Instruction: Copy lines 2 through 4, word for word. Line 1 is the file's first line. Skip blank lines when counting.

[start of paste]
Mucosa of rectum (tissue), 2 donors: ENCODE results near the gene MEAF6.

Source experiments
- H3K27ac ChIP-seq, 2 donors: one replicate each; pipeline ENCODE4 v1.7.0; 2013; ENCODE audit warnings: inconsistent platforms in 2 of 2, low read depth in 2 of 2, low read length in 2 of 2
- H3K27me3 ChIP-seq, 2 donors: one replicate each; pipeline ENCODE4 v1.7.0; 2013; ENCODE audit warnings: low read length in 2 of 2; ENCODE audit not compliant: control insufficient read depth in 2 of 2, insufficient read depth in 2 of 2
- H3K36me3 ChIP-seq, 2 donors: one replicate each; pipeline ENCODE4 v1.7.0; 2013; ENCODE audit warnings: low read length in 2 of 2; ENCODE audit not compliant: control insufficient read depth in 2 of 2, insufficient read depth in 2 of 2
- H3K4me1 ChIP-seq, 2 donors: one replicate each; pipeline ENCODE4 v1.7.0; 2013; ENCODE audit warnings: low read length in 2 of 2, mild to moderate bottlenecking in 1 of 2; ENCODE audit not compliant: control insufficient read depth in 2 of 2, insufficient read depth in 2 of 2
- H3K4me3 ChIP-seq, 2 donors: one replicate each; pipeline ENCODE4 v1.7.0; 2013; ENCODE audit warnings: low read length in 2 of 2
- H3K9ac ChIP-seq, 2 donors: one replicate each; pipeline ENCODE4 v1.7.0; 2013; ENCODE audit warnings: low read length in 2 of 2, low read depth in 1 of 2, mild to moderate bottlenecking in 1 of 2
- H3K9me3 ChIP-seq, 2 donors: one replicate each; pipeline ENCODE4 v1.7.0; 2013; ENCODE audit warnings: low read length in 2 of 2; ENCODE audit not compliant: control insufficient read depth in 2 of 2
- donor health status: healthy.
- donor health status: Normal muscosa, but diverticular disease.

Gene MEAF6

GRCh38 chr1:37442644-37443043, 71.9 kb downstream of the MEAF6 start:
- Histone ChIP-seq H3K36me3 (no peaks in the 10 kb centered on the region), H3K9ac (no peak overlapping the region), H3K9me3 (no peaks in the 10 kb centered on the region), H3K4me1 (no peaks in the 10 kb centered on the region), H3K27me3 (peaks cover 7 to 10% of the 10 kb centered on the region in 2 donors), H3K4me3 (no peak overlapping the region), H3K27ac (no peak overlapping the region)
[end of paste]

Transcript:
Source experiments
- H3K27ac ChIP-seq, 2 donors: one replicate each; pipeline ENCODE4 v1.7.0; 2013; ENCODE audit warnings: inconsistent platforms in 2 of 2, low read depth in 2 of 2, low read length in 2 of 2
- H3K27me3 ChIP-seq, 2 donors: one replicate each; pipeline ENCODE4 v1.7.0; 2013; ENCODE audit warnings: low read length in 2 of 2; ENCODE audit not compliant: control insufficient read depth in 2 of 2, insufficient read depth in 2 of 2